Many really good players enjoyed outstanding careers in the Coast League, and PCL players often requested and were granted clauses in their contracts making them ineligible from being drafted by Major League Baseball. The money in the PCL was good, the cities were first-rate (five of them now have major league teams), and the living was easy. Why sit on a major league bench in Pittsburgh, Cleveland or Detroit when you could be a starter and make better money in San Diego, Los Angeles, San Francisco or Seattle? Why, indeed, and many PCL players asked themselves that very question. Many got promotions to the big leagues but often welcomed the return trip to the PCL as anything but a demotion.
Gaylon White's new book — The Bilko Athletic Club, The Story Of The 1956 Los Angeles Angels — goes a long way towards filling in many of the remaining blanks we may have had about the Angels and the old PCL. Based loosely on the same format as Roger Kahn's classic The Boys Of Summer, The Bilko Athletic Club focuses on the 1956 Angels, known in LA at the time as The Bilko Athletic Club because of Bilko's on-field exploits, but also gives excellent anecdotal background on the rest of the Angels roster and the Coast League of the mid-1950s.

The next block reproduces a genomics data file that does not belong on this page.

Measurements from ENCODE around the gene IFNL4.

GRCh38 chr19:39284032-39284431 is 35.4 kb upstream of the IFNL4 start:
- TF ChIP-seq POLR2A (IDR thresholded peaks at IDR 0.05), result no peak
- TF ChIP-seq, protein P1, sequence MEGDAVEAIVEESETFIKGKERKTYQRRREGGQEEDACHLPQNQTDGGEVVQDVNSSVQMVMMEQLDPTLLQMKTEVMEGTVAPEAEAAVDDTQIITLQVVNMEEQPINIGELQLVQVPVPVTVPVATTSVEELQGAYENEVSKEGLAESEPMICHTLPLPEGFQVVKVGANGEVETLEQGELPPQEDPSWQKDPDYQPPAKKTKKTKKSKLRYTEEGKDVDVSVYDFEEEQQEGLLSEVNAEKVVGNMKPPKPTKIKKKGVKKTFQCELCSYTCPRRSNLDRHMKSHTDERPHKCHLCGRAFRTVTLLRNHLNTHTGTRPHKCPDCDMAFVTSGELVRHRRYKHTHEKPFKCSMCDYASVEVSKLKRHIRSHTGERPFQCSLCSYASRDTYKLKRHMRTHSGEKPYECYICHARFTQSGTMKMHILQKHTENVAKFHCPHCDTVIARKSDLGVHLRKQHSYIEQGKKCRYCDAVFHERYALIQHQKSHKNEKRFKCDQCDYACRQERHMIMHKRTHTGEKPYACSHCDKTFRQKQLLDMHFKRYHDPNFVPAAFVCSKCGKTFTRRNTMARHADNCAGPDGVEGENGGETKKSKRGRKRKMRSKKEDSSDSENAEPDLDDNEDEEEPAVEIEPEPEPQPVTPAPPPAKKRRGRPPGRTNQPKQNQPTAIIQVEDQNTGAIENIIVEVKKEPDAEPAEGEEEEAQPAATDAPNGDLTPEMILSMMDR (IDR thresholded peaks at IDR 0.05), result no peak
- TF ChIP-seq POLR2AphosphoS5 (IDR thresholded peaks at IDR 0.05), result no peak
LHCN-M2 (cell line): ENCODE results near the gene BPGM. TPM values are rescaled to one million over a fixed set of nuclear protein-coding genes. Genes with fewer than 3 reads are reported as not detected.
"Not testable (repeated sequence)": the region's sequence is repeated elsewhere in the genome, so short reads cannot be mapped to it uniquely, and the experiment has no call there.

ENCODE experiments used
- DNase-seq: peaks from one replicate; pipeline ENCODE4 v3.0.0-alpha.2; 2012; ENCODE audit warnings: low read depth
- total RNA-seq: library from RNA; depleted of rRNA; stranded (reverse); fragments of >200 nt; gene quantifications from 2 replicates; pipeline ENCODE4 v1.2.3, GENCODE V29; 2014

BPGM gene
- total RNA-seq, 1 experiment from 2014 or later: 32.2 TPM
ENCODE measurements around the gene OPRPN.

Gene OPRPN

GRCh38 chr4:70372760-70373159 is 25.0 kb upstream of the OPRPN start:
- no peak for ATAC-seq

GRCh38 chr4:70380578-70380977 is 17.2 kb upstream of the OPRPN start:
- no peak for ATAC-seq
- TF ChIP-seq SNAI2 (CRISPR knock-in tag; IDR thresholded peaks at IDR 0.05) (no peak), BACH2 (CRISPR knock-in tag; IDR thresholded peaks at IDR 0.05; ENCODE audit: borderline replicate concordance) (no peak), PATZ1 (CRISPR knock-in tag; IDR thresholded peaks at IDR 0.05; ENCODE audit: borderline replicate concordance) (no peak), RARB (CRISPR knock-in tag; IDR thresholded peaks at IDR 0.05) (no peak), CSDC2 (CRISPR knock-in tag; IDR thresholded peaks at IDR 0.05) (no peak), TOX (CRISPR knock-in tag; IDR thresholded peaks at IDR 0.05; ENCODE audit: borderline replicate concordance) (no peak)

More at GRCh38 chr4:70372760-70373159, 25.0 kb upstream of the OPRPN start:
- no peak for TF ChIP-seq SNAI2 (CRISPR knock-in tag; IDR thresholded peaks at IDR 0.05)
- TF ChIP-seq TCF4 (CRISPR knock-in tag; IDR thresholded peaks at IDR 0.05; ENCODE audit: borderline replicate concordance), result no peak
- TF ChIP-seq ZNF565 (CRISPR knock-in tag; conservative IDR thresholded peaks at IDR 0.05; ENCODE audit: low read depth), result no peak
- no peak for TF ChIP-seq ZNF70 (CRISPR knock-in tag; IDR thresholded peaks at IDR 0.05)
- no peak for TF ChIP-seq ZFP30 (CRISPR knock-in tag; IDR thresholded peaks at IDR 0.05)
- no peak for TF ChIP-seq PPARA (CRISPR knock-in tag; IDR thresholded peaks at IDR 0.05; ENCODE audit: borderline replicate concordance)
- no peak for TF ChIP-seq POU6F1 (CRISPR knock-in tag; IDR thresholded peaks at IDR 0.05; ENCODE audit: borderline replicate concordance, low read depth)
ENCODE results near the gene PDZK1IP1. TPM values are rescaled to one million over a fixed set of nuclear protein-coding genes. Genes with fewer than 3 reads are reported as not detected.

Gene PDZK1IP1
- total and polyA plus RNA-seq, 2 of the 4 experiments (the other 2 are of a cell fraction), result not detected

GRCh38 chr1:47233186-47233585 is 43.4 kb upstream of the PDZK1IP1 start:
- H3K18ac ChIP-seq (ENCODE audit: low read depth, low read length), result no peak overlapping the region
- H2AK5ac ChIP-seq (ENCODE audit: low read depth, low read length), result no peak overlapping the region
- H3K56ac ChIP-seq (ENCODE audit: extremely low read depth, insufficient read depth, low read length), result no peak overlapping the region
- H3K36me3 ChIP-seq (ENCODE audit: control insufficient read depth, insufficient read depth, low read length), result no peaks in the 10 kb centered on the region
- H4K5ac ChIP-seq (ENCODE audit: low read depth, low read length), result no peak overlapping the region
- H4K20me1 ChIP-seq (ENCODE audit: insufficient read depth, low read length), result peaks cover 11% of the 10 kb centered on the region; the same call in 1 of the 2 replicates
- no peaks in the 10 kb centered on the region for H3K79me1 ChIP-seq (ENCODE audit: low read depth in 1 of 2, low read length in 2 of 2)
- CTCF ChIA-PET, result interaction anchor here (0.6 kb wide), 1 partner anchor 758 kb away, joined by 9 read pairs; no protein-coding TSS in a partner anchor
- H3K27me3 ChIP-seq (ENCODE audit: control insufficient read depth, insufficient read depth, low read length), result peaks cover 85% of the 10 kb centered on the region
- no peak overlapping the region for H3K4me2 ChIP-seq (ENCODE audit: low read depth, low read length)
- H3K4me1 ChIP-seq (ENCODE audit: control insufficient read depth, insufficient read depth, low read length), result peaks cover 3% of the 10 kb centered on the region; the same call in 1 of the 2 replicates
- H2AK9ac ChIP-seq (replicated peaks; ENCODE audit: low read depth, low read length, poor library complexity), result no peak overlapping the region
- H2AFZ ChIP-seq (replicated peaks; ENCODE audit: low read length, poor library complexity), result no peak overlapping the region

Numerous stars and Hall of Famers passed through the PCL on the way to the big leagues, including Joe and Dominic DiMaggio, Ted Williams, Bobby Doerr, Ferris Fain, Frank Crosetti, and Mudcat Grant. Many others were journeymen, like Bilko, who enjoyed tremendous success and stardom on the coast but just couldn’t quite make it work in the majors. For a brief time, Bilko was the PCL's Mickey Mantle. In 1956, he won league MVP honors after leading the league with a .360 average, 163 runs scored, 215 hits, 55 home runs and 164 RBIs. The ’56 Angels cruised to the PCL pennant with a 107-61 record, 16 games ahead of second-place Seattle.